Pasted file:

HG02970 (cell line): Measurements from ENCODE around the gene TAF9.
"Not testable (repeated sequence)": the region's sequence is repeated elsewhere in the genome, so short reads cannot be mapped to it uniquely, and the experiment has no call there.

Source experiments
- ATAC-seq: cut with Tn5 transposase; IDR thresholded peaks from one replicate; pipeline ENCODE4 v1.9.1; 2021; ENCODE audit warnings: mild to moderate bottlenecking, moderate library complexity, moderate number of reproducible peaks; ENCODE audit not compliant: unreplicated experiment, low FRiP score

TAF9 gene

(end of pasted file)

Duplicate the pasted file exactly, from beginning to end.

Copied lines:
HG02970 (cell line): Measurements from ENCODE around the gene TAF9.
"Not testable (repeated sequence)": the region's sequence is repeated elsewhere in the genome, so short reads cannot be mapped to it uniquely, and the experiment has no call there.

Source experiments
- ATAC-seq: cut with Tn5 transposase; IDR thresholded peaks from one replicate; pipeline ENCODE4 v1.9.1; 2021; ENCODE audit warnings: mild to moderate bottlenecking, moderate library complexity, moderate number of reproducible peaks; ENCODE audit not compliant: unreplicated experiment, low FRiP score

TAF9 gene